Lord of the Rings Online -- Harvestmath is in full swing, with Mad Bilbo's Haunted Burrow is leading the charge. You can also win an Autumnfest Steed, which is great, because one can never have too many steeds. The real stars of LoTRO's show, though, are all the player-hosted events, which Turbine has kindly highlighted.
Age of Conan -- Conan's "Nights of Lost Souls" bring two solo quests and one team quest that see you hunting and ultimately having a pleasant tea party with three of the titular Lost Souls. Wait, did I say "tea party"? Silly me. But this is Conan. Honestly, what do you think you end up doing to them?
Champions Online -- This is already a game about running around in silly costumes; it may as well be Halloween year 'round. So Champions is having a real-life pumpkin-carving contest. Winner gets 1,000 promotional points, with second and third placers taking 500 a piece.
DC Universe Online -- The Scarecrow's opened his "dark lair" to all the heroes in DC land. That, er, probably wasn't the greatest idea on his part. You can probably see where this is going: Repeatedly pound the Scarecrow's face into pumpkin mush, collect tokens, and exchange them for Halloween-themed trinkets and style items.
City of Heroes -- Sure, other MMOs celebrate Halloween, but City of Heroes may just trump them all. In addition to a brand new co-op event called Dr. Kane's House of Horrors, there's a two-part (zombie apocalypse and deadly apocalypse) monster invasion event, and good old-fashioned trick-or-treating.
World of Tanks -- For many years, I've petitioned for Party City to add a tank section. Giant, soulless hunks of steel and death, after all, are people too. Until society catches up with my forward-thinking ways, however, we'll just have to make do with WoT's costume contest, which sees players send in images of themselves playing the game while in costume. Winner gets a premium account for an entire year.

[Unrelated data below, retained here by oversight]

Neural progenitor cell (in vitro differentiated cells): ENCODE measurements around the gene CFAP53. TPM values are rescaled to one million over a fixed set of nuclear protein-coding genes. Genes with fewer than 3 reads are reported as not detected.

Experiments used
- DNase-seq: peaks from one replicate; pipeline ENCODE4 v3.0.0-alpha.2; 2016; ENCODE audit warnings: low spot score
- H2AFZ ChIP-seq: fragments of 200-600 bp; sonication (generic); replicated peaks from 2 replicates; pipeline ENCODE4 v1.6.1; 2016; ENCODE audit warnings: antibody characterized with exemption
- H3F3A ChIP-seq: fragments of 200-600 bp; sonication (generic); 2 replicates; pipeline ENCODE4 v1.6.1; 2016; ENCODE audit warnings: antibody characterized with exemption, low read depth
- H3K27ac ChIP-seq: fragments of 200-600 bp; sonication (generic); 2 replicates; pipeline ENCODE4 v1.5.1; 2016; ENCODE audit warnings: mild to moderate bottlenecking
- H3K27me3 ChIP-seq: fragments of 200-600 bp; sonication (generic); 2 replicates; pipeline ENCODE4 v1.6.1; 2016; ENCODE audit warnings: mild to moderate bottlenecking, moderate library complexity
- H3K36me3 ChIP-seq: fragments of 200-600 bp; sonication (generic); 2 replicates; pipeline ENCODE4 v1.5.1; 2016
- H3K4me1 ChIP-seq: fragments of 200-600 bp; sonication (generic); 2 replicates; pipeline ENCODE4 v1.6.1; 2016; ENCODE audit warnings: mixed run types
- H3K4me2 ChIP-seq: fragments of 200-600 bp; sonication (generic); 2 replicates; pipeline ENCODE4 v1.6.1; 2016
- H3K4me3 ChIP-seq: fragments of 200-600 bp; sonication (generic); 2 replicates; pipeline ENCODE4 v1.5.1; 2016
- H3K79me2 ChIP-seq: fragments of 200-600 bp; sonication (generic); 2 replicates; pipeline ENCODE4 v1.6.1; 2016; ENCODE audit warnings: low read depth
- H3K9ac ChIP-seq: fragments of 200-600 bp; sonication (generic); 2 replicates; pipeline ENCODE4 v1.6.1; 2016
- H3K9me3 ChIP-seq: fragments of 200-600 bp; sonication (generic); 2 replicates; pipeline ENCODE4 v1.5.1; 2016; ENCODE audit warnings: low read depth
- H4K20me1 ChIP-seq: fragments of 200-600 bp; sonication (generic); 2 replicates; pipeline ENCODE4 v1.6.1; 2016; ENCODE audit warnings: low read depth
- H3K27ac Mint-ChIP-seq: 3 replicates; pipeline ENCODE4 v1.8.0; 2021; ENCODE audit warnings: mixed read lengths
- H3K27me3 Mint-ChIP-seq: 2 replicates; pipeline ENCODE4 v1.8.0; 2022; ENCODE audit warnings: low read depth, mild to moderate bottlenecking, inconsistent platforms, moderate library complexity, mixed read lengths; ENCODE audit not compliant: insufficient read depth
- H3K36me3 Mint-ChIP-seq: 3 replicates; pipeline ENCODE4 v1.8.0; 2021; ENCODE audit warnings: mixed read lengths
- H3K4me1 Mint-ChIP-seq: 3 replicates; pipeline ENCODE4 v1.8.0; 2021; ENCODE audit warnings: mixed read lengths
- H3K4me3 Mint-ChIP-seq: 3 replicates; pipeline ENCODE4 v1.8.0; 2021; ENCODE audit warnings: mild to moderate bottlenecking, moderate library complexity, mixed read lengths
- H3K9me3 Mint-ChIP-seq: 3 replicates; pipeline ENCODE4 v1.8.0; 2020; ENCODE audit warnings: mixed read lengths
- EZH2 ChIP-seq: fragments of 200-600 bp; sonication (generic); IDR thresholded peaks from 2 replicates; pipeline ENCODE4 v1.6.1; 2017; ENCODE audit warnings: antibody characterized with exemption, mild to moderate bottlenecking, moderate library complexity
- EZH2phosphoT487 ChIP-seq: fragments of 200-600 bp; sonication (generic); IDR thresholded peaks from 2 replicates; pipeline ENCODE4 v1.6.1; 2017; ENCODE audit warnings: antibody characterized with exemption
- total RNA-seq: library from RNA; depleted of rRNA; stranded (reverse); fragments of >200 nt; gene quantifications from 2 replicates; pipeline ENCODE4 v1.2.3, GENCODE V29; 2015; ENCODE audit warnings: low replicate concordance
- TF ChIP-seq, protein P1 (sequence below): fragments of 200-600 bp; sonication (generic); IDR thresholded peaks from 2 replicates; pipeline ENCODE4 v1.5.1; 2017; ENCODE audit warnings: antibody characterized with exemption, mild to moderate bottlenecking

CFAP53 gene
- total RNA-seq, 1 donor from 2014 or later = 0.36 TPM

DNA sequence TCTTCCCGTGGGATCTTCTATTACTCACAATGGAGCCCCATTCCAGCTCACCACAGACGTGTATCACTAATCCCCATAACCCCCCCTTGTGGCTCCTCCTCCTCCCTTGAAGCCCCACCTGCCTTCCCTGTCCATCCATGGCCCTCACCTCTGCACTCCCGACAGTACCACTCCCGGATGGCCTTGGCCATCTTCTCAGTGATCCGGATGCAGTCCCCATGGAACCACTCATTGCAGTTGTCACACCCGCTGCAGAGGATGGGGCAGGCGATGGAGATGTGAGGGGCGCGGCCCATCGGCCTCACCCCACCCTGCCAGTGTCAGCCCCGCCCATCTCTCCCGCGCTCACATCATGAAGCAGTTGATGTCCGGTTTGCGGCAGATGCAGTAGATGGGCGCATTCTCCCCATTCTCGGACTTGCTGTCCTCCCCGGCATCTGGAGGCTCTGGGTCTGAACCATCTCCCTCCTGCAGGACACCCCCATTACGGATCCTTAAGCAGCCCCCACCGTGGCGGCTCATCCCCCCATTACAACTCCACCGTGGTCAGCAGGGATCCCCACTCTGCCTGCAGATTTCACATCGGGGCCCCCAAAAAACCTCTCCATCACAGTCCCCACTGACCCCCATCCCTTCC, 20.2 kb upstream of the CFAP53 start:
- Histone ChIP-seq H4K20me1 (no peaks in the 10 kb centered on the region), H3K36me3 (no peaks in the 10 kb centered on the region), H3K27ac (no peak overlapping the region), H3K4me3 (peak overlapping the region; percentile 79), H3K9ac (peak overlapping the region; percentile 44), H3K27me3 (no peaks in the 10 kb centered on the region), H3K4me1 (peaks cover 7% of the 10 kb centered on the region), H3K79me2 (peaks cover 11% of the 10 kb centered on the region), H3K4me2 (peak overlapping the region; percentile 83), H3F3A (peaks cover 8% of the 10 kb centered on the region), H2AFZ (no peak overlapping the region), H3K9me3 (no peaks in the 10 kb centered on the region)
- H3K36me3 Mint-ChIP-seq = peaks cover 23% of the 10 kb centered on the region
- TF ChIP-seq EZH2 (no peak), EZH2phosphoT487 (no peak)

Eurogamer


Valve has announced Steam support for free-to-play titles with immediate effect.


Five launch titles are available now: Spiral Knights, Forsaken Worlds, Champions Online: Free for All, Global Agenda: Free Agent, and Alliance of Valliant Arms (AVA).


Starting tomorrow with Spiral Knights and ending on Sunday with AVA, each one will get a 'F2P Game of the Day' slot which will see exclusive in-game extras up for grabs.


"The introduction of Free to Play games is another example of the constant evolution of Steam," commented Valve exec Jason Holtman.


"Free to Play games offer new game genres and game experiences for customers, while offering developers and publishers new revenue opportunities and the ability to reach customers in areas of the world where the traditional packaged goods model is less popular than F2P."

Press Release - Valve
Five F2P Launch Titles Offering Exclusive Content to Celebrate Launch

Valve, creators of best-selling game franchises (such as Counter-Strike, Half-Life, Left 4 Dead, Portal, and Team Fortress) and leading technologies (such as Steam and Source), today introduced support for Free to Play (F2P) Games on Steam with the launch of five F2P games.

Available immediately, the launch titles are Spiral Knights, Forsaken Worlds, Champions Online: Free for All, Global Agenda: Free Agent, and Alliance of Valliant Arms (AVA).